cosmoid scales |
cosmoid scales |


placoid scales

placoid scale
placoid scale | Chamod Goonathilake

Did you recognize that sharks, rays, and skates have one element in common? Their placoid scales! These sorts of scales are a trademark highlight of cartilaginous fish and are extremely regular right now. If you somehow happened to see a fish with placoid scales, you would have the option to see that they’re firmly set together on the skin. This frequently gives the outside of these fish a sandpaper-like quality. Be that as it may, on the off chance that you place a placoid scale under a magnifying lens, you would be astounded by the detail of its structure. Under the magnifying instrument, a placoid scale resembles a little snare. Each scale comprises of a spine pointed the regressive way. This spine shoots out of a basal plate that is to some degree rhomboidal fit as a fiddle. This spine is comprised of comparable material as the finish of a human tooth! Fantastic, correct?


ganoid scales

ganoid scale | Chamod Goonathilake
ganoid scale | Chamod Goonathilake

Ganoid scales look like little rhomboids. These jewel molded plates fit one next to the other on the skin of a fish. The whole course of action seems as though tiles on the fish skin, furnishing it with a hard covering. These scales rarely overlap. Ganoid scales are a trademark highlight of chondrosteans, fish with a skeleton made of cartilage, a classification that includes sturgeon. The nearness of these scales is really why a portion of these fish are alluded to as ganoid angles. One captivating thing to note is that the ganoid scales have fluctuating layers in their structure. In dinosaur eels, for instance, these scales are made out of three layers. Then again, in gars, the ganoid scales comprise of just two layers of hard material.

cycloid scales

cycloid scale | Chamod Goonathilake
cycloid scale | Chamod Goonathilake

As the name recommends, cycloid scales are fairly round in appearance, notwithstanding being slim and translucent. The focal point of these scales is thicker, and you can watch a few concentric lines of development. Another fascinating reality about these lines of development is that they show the age of the fish when checked. The more noteworthy the number of concentric rings, the more seasoned the fish. If you somehow happened to watch these scales on the assortment of fish, they would appear as though they’re implanted in the external layer of the skin in an ordinary and covering style. The meager upper layer of these scales is made of bone, while the lower layer is made out of connective tissue. Cycloid scales spread the assortment of bowfin, cod, carp, and certain lungfish.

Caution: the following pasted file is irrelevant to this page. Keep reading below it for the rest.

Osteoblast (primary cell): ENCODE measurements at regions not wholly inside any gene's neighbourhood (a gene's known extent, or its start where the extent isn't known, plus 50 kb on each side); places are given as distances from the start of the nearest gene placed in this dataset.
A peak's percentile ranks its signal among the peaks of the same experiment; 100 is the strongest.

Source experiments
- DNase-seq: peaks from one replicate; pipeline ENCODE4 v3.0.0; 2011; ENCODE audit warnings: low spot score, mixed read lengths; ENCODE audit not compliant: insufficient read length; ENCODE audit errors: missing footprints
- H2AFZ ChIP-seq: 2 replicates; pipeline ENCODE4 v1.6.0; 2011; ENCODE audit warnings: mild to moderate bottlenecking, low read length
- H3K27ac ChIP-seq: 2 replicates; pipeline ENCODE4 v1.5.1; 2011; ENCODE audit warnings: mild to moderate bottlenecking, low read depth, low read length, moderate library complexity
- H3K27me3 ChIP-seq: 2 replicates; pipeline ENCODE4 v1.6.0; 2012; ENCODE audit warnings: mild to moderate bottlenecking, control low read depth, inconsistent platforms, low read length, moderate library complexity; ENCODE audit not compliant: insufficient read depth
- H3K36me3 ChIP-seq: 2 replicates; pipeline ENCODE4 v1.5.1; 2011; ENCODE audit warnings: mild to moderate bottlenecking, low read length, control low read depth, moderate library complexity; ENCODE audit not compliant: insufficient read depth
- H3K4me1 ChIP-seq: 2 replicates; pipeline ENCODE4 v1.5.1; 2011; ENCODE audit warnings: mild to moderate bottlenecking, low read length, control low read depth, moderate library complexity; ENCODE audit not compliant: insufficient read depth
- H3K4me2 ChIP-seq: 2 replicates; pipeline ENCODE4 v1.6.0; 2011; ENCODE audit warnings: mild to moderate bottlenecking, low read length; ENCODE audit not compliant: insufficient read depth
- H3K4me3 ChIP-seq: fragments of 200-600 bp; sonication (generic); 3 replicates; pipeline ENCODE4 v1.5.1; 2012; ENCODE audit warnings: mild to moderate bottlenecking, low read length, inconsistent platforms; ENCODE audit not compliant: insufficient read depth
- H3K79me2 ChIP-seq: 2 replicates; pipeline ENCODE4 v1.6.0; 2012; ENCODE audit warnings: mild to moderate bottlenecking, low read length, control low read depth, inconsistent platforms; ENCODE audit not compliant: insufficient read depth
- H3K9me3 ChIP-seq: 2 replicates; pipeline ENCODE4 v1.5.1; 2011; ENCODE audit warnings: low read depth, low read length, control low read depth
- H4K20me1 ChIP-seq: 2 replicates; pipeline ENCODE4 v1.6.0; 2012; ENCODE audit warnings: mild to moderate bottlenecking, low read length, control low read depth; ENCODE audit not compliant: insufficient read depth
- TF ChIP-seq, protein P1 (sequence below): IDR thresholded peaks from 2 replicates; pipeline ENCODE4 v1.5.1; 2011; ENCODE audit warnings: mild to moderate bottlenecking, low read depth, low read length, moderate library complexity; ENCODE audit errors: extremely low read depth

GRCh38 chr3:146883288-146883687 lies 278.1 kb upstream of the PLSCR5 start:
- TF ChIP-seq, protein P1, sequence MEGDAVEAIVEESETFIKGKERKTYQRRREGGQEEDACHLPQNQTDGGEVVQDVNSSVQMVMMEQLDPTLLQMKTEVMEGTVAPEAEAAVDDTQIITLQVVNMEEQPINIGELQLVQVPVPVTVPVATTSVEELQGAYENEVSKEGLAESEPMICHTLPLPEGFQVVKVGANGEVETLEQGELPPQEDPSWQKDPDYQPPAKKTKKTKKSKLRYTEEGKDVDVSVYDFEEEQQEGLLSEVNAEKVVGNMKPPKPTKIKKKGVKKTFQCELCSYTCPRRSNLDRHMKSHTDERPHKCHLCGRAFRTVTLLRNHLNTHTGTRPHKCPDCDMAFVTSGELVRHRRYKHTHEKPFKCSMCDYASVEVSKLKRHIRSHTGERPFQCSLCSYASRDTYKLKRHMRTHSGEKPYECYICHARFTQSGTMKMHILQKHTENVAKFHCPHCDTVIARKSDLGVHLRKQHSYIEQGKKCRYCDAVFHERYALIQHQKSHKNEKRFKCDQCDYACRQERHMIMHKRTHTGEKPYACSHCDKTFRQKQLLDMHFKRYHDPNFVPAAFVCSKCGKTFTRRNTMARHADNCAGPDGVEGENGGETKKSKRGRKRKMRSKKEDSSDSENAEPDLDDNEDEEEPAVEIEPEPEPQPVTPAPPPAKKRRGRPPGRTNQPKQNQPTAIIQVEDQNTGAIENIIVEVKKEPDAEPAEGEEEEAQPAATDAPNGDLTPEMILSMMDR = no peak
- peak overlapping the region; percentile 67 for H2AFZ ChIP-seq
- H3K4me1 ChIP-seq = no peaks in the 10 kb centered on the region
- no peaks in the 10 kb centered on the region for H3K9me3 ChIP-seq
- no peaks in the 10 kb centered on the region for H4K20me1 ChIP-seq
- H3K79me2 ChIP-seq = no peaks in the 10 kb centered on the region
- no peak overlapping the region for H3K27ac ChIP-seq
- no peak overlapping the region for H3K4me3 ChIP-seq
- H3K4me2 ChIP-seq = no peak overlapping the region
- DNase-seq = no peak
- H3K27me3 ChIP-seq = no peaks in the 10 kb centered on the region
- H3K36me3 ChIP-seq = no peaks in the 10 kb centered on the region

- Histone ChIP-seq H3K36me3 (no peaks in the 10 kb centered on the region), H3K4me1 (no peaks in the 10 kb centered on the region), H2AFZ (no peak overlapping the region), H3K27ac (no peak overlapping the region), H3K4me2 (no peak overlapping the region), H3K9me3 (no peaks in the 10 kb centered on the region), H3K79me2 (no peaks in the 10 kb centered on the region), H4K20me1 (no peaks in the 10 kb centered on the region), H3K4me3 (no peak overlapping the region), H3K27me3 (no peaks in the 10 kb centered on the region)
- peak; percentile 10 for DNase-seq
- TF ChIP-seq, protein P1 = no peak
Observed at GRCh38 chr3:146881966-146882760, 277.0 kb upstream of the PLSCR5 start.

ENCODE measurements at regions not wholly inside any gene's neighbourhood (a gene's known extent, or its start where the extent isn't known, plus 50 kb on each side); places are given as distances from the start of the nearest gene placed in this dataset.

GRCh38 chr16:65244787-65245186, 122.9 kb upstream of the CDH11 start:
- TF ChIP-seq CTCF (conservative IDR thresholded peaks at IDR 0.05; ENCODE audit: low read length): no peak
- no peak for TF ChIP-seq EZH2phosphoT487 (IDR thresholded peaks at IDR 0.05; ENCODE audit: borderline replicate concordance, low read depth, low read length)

ctenoid scales

ctenoid scale | Chamod Goonathilake
ctenoid scale | Chamod Goonathilake

The term ctenidium applies to whatever is brush-like in appearance or structure. In that capacity, ctenoid scales have explicit brush-like projections at the back. In structure, structure, and course of action, they are fundamentally the same as cycloid scales. In any case, ctenoid scales append themselves all the more immovably to the skin. The back pieces of these scales don’t cover and they have a few brush-like teeth. Ctenoid scales spread the collections of struggle and sunfish.


Scales structure the exoskeleton of various fish, yet in addition help in the arrangement. Additionally, aside from these sorts, the other body portions of some fish speak to slight adjustments of these scales. For instance, the stinger of a stingray and shark teeth are both altered placoid scales. In seahorses and pipefish, the scales circuit to frame hard rings that circle the body. Along these lines, despite the fact that these scales end up in the dustbin before pretty much every culinary experience, they are naturally basic and intriguing to examine!


Introduction to Freshwater Fish in Sri Lanka references –


Hiranya Sudasinghe. University of Peradeniya